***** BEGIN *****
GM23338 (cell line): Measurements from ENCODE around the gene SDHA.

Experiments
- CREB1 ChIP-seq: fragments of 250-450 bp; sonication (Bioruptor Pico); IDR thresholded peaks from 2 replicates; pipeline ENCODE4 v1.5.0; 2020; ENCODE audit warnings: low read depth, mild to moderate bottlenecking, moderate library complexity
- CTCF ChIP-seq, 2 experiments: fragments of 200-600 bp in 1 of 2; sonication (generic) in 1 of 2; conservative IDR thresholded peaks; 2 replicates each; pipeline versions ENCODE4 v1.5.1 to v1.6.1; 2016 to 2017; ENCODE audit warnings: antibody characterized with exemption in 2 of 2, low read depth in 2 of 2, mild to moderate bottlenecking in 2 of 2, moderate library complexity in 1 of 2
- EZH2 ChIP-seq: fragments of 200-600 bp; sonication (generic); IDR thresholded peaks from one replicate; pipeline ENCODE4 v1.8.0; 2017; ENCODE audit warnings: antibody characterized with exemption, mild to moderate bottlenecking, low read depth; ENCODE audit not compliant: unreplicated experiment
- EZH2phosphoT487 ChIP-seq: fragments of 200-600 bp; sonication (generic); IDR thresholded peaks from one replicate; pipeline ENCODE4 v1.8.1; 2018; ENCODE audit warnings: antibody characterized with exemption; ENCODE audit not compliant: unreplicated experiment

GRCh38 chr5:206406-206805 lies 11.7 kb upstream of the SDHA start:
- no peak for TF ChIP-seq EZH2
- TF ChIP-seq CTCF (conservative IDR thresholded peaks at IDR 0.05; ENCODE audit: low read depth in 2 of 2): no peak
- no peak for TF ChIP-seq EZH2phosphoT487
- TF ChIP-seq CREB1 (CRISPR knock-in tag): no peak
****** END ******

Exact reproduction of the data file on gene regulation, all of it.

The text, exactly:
GM23338 (cell line): Measurements from ENCODE around the gene SDHA.

Experiments
- CREB1 ChIP-seq: fragments of 250-450 bp; sonication (Bioruptor Pico); IDR thresholded peaks from 2 replicates; pipeline ENCODE4 v1.5.0; 2020; ENCODE audit warnings: low read depth, mild to moderate bottlenecking, moderate library complexity
- CTCF ChIP-seq, 2 experiments: fragments of 200-600 bp in 1 of 2; sonication (generic) in 1 of 2; conservative IDR thresholded peaks; 2 replicates each; pipeline versions ENCODE4 v1.5.1 to v1.6.1; 2016 to 2017; ENCODE audit warnings: antibody characterized with exemption in 2 of 2, low read depth in 2 of 2, mild to moderate bottlenecking in 2 of 2, moderate library complexity in 1 of 2
- EZH2 ChIP-seq: fragments of 200-600 bp; sonication (generic); IDR thresholded peaks from one replicate; pipeline ENCODE4 v1.8.0; 2017; ENCODE audit warnings: antibody characterized with exemption, mild to moderate bottlenecking, low read depth; ENCODE audit not compliant: unreplicated experiment
- EZH2phosphoT487 ChIP-seq: fragments of 200-600 bp; sonication (generic); IDR thresholded peaks from one replicate; pipeline ENCODE4 v1.8.1; 2018; ENCODE audit warnings: antibody characterized with exemption; ENCODE audit not compliant: unreplicated experiment

GRCh38 chr5:206406-206805 lies 11.7 kb upstream of the SDHA start:
- no peak for TF ChIP-seq EZH2
- TF ChIP-seq CTCF (conservative IDR thresholded peaks at IDR 0.05; ENCODE audit: low read depth in 2 of 2): no peak
- no peak for TF ChIP-seq EZH2phosphoT487
- TF ChIP-seq CREB1 (CRISPR knock-in tag): no peak